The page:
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Seven Key Questions Marketing Consultants Must Ask Their Clients

Right Source | July 26, 2012

During a successful career that extends beyond three decades, I’ve owned and operated media companies, advertising agencies and marketing consulting firms. During this time, I’ve seen that the best sales and account managers I have worked with treat initial interactions with prospective clients as fact-finding missions rather than sales pitch opportunities.

The key to being a good consultant of any kind is to ask the right questions, dig deeper to get to the core issues, and then present how you are uniquely qualified to solve their marketing challenges. In an ideal world, each client should have a customized marketing plan, so priority one is to learn all that you can about each company’s business goals and marketing objectives. While this exercise of discovery can involve dozens and dozens of questions, I’ve narrowed down the list to seven key questions.

1. What is your company’s mission?  It’s amazing how many companies do not have this right. They may answer what they do or how they do it, but they don’t get to the essence of why they do what they do.  A properly framed mission answers the question of why from the perspective of the customer. In other words, what value does the company deliver to their customers? If the company doesn’t know the answer, it’s the consultant’s job to help them uncover it. Only after a clear mission is stated can a sound marketing and communications strategy be formulated.

2. Who are your ideal customers? Every business serves a variety of customers, but very few businesses take the time to understand who their ideal customer is. The answer to this question will help direct marketing activities, and should be stated in very specific terms. Where do they live or work, what is their education level, profession, job title, income and gender? Equally important, what are they interested in buying and how often will they buy? And, if a content marketing plan is part of the marketing solution, asking how and where their customers get information will give you a great head start.

3. What are the needs of these customers? Think emotional needs as opposed to rational needs. For example, the rational need for a new car is to get from point A to point B, but let’s face it, every car can serve that purpose. The emotional need is how that person wants to feel while driving the car. Some people want to feel like trendsetters and always want the latest and greatest. Some want to feel wealthy, powerful or important, leading them to buy expensive cars with a perception of luxury. Some people want to feel practical and sensible. The bottom line is, for every emotional need, there is a message that resonates most effectively to encourage people to take action.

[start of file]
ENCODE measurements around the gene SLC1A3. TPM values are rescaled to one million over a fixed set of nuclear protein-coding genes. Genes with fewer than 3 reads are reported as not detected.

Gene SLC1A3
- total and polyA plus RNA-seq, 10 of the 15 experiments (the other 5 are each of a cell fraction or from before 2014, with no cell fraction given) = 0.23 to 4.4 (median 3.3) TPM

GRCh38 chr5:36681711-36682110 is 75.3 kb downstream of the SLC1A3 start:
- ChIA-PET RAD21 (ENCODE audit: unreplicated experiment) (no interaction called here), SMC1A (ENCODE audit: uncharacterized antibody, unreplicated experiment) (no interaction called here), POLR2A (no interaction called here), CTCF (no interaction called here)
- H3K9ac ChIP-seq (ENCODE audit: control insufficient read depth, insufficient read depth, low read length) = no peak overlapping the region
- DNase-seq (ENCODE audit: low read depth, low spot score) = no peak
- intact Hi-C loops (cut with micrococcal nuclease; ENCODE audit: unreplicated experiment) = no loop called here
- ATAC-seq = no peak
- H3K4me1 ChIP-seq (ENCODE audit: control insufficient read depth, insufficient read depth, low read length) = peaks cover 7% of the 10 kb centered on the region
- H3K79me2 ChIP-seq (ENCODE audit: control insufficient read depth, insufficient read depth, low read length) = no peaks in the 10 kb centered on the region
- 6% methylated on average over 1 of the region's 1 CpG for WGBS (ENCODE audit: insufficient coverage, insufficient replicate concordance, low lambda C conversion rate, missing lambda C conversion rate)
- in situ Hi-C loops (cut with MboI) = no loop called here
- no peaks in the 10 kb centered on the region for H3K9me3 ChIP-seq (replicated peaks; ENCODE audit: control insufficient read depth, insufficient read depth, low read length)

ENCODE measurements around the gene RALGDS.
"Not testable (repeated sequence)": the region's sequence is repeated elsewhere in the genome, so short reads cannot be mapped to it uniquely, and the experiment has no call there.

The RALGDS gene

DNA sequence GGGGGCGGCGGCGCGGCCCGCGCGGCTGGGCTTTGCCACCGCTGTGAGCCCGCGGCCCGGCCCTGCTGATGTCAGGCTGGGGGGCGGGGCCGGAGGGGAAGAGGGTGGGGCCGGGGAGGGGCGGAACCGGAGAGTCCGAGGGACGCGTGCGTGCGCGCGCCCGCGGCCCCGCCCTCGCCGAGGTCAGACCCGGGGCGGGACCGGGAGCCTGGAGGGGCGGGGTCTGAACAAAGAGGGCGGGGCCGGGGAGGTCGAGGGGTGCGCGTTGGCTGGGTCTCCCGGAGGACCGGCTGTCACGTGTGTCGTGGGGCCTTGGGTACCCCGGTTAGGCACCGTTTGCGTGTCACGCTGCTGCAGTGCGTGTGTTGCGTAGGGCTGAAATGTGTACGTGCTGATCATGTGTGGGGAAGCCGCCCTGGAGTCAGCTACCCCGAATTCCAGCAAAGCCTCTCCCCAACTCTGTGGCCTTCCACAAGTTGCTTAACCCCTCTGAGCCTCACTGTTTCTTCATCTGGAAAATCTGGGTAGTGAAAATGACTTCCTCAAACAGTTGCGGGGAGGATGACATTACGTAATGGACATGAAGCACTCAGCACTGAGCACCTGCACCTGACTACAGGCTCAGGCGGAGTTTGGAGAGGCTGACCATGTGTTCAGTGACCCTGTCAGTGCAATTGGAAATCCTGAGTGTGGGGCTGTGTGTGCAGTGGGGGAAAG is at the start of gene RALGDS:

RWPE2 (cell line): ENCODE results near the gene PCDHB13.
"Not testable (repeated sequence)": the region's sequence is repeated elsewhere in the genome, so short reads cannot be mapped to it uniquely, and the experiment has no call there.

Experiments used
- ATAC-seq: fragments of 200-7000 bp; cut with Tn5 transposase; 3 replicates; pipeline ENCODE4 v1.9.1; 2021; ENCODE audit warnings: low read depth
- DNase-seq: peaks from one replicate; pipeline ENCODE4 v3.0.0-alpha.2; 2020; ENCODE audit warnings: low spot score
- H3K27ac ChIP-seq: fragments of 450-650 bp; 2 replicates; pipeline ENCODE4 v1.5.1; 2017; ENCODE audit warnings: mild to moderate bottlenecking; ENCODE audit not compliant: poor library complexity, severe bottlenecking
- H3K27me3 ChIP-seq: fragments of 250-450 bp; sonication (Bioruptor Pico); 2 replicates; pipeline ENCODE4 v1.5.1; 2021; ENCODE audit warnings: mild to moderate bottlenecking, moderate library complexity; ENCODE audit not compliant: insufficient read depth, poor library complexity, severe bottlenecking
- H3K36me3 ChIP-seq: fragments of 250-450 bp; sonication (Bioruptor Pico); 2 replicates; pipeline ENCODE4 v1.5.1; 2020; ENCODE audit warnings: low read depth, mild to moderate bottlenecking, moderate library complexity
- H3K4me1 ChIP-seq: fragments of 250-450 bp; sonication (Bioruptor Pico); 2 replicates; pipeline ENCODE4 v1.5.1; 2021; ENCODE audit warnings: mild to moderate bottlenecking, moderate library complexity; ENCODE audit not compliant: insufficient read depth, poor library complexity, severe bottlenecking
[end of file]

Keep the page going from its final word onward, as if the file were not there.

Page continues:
4. Who are your top competitors and why? Understanding competitors and how they are approaching the marketplace is important to know. How are they positioning their company? How aggressively are they marketing?  What makes them better than your company? What makes your company better than theirs? Are there noticeable gaps in service that they can fill? Once a competitive analysis is done, it’s important to distinguish between your business and your competitors, which leads us to the next question.

5. What are the unique ways your business can satisfy your customer needs? Each and every business has its own unique DNA.  As such, asking this question helps you determine and articulate your customer’s unique selling proposition – what their business stands for and in what ways their business uniquely satisfies their customers’ needs. By taking a stand and choosing something that makes their business unique, they’ll become known for that unique quality and differentiate themselves from their competition.

6. What is the value of a new customer? This should be stated in terms of lifetime value, or at least annual value. Since many businesses will not understand this concept, it’s necessary to take them through the math. What is the average transaction amount? How often does the average customer make a purchase? What is the margin associated with each transaction? Once this is known, an acceptable cost per customer acquisition level can be determined.

7. How will we know if we’re successful? Time and time again, a marketing plan is put in place and the desired end results are not known. I always want to know how we’re going to measure results, so that there is no guesswork as to whether we’ve succeeded. As the old saying goes, if you don’t know where you’re going, how are you going to get there? And if it can’t be measured, it’s not worth doing.

More Questions?

There are countless other questions that should get asked during an initial conversation with a marketing consultant, some of which are extensions of the questions listed above. We’d like to hear your thoughts. What are some of the other questions that you recommend being asked by Marketing Consultants?

 

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